Dick’s Sporting Goods continued to transition its business throughout the first quarter of FY19, producing positive same-store sales growth and raising its full-year guidance on the back of more than $100 million in share repurchases.
In a Nutshell: During its quarterly conference call, the company admitted that it had depressed its outlook for the rest of FY19, despite the estimated 13 cents it could add to its earnings by continuing to purchase shares, due to “general concerns on where the consumer will be in the back half of the year” if tariffs increase as proposed by the Trump administration.
“For us, these tariffs were [previously] mostly concentrated in our hardlines categories and were factored into our original FY19 guidance,” said Dick’s Sporting Goods CFO, Lee Belitsky, in the company’s quarterly conference call. “Effective May 10th, this tariff was increased to 25 percent. We’re still working through the impact of this increase with our manufacturing and brand partners and how this may influence our overall pricing strategy. As a result, we have not specifically contemplated this into today’s guidance.”
Dick’s also said that it would continue to minimize the sale of firearms through its “hunt” category. At the end of the previous fiscal year, the retailer said that it would be replacing the hunt category in 10 pilot stores with a “compelling local assortment.” Dick’s said these stores produced positive sales comps in the first quarter and that it would begin rolling out this strategy in 125 more stores throughout the second quarter as part of a “holistic strategic review” of the category’s place in its business.
Sales: Dick’s was able to pull in $1.92 billion in sales during the first quarter of FY19, up 0.6 percent year-over-year, and just above the $1.90 billion expected by analysts. Same-store sales were flat, although the company said that this was on the high-end of its growth expectations, reflecting “another quarter of sequential improvement.” For comparison, Dick’s same-store sales decreased by 2.5 percent in the same period last year.
The retailer’s e-commerce sales increased by 15 percent in the first quarter, which the retailer credited to its increased investment in omnichannel services. E-commerce sales penetration for Dick’s increased two percentage points to 13 percent during the quarter, as well.
Inventory levels increased by 16.2 percent during the quarter, the outcome of stock holdings that the company described as “running too lean.”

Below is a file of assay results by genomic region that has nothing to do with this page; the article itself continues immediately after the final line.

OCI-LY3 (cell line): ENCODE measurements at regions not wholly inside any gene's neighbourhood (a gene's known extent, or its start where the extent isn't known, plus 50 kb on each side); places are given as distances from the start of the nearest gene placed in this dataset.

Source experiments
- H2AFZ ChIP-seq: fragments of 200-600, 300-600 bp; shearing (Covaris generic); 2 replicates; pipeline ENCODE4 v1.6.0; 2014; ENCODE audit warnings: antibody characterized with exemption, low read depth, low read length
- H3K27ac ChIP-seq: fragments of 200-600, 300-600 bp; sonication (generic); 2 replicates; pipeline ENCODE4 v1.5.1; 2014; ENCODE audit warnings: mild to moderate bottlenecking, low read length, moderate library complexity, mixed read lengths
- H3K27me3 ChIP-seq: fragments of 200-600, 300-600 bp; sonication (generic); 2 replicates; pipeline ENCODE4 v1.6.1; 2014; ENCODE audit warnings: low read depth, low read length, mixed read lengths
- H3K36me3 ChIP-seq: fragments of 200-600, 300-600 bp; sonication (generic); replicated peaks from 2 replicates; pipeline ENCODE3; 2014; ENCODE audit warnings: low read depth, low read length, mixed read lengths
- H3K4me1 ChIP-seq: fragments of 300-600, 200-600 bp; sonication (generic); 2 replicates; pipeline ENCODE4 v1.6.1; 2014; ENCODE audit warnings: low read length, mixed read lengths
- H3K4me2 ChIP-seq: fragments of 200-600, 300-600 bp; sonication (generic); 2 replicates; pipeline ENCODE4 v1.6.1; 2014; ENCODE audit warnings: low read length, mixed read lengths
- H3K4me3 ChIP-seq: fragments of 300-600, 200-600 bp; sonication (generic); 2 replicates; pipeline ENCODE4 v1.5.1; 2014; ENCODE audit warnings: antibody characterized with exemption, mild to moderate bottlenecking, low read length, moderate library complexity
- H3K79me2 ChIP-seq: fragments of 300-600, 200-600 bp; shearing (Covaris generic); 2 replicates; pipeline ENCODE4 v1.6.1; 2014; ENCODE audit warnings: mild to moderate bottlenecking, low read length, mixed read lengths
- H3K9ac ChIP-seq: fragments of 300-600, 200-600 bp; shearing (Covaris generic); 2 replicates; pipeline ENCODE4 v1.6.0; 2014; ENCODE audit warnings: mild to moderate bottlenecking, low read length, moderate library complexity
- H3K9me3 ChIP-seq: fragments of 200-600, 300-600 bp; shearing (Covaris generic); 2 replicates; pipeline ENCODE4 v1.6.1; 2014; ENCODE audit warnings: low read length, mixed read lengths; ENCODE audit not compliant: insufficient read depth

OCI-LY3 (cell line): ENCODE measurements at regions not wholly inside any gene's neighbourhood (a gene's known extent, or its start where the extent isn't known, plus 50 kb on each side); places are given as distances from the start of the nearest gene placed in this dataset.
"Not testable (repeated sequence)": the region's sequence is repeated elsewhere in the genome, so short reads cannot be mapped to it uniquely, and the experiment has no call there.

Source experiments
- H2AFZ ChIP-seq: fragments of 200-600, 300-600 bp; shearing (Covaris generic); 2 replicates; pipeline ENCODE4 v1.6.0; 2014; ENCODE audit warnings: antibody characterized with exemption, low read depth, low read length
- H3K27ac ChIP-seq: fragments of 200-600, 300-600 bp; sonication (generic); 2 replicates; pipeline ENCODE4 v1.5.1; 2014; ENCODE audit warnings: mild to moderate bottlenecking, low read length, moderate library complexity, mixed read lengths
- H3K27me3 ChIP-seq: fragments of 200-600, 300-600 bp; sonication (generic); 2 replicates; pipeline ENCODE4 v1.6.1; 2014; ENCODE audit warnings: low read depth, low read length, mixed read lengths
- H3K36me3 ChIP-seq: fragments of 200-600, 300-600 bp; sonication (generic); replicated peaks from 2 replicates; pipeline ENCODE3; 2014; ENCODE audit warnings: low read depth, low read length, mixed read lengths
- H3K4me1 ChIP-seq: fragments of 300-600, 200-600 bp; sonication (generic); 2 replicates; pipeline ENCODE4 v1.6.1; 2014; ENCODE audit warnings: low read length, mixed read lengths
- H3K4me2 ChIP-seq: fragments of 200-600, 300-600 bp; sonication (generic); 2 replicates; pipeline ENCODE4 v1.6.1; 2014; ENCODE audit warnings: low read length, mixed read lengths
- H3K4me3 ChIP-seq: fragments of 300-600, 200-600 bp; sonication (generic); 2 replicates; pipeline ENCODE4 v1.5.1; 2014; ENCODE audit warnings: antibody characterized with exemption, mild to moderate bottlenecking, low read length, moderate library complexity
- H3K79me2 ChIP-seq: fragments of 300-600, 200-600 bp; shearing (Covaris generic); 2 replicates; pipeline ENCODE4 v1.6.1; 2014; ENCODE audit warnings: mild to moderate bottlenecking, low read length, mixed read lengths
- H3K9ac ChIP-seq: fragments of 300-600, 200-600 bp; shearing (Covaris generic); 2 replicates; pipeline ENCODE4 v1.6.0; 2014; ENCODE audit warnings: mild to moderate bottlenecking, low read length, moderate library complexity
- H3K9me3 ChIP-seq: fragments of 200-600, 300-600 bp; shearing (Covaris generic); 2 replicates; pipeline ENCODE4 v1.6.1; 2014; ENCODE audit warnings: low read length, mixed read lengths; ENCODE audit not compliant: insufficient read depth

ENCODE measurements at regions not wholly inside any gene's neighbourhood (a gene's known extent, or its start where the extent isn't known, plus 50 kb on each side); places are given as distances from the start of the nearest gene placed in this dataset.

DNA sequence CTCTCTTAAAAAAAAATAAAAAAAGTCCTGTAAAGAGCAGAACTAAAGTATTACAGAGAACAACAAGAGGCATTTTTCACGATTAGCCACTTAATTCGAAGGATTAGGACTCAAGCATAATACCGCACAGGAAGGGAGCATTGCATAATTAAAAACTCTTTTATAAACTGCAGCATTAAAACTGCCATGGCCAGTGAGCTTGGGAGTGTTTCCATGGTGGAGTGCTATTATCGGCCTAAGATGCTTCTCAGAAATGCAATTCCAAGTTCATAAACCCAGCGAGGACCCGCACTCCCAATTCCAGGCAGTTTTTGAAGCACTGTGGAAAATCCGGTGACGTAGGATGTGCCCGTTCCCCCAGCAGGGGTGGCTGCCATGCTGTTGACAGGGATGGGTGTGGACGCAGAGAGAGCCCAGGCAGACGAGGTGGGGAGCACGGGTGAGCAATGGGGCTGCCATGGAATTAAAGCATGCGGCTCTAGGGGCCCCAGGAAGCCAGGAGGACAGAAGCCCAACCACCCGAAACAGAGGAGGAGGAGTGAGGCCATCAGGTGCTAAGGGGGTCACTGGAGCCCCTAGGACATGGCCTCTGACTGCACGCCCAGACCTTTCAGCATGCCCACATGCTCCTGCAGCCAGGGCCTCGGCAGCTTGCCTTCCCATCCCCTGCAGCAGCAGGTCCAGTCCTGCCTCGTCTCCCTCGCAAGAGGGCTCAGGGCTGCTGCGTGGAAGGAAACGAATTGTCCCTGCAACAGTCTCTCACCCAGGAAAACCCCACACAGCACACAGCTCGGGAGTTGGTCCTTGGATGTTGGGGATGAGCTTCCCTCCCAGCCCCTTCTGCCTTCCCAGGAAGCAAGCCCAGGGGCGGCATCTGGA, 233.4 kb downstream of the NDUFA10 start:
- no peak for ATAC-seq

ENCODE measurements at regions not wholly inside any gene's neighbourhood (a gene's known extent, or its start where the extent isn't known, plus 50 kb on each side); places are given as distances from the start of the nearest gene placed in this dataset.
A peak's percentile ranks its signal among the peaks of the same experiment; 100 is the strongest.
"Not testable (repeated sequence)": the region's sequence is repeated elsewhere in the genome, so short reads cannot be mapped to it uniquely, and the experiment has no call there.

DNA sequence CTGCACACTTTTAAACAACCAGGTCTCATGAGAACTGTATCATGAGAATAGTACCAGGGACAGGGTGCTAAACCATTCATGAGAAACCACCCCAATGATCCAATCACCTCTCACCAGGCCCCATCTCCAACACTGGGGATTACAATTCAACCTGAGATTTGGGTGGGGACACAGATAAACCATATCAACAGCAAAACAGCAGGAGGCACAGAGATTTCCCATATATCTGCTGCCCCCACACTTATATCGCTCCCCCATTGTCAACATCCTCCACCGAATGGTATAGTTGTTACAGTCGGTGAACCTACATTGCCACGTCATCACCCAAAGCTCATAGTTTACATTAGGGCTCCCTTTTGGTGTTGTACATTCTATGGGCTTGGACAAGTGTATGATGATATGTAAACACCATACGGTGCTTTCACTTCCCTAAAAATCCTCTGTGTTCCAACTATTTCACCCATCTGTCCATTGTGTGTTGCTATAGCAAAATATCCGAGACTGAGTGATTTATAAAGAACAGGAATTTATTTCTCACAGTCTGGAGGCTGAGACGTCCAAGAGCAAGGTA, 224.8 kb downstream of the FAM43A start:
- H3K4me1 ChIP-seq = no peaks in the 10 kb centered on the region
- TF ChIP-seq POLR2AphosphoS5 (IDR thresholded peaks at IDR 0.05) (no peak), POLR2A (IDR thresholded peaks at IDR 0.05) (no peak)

Dick’s said that it expects its same-store sales to be slightly positive over the rest of the year, possibly increasing by up to 2 percent, compared to a decrease of 3.1 percent in FY18. The company said that it expects to begin delivering positive same-store results beginning in the second quarter, though its outlook was admittedly cautious as the organization continues to consider the possible impacts of a new tariff regime.
Earnings: On net income of $57.5 million in the first quarter, Dick’s earned 61 cents per share—higher than the 58 cents predicted by analysts. Dick’s said it would raise its full-year guidance to $3.20 to $3.40 from the previous range of $3.15 to $3.35 despite an estimated $30 million investment in omnichannel “business transformation initiatives.”
CEO’s Take: Dick’s Sporting Goods chairman and CEO Edward Stack said that higher margins and improved same-store comparisons helped his organization turn in a solid first quarter ahead of a time of uncertainty.
“We were pleased with our start to 2019, delivering higher merchandise margins and first quarter earnings per diluted share above last year. Same-store sales turned positive in March and remained positive in April, as we started to see the benefits of our key strategies and investments,” said Stack. “We are very enthusiastic about our business and are pleased to increase our full-year earnings outlook.”
Dick’s president Lauren Hobart praised the company’s investments, particularly in digital spaces.
“During the first quarter, we made great progress in executing against our strategic priorities and investments as we remain focused on improving the in-store and online experience for our athletes and driving productivity improvements across our business,” added Hobart. “As we continue to build the best omnichannel experience in sporting goods, we see significant opportunity to drive competitive advantage in the marketplace and strengthen our leadership position.”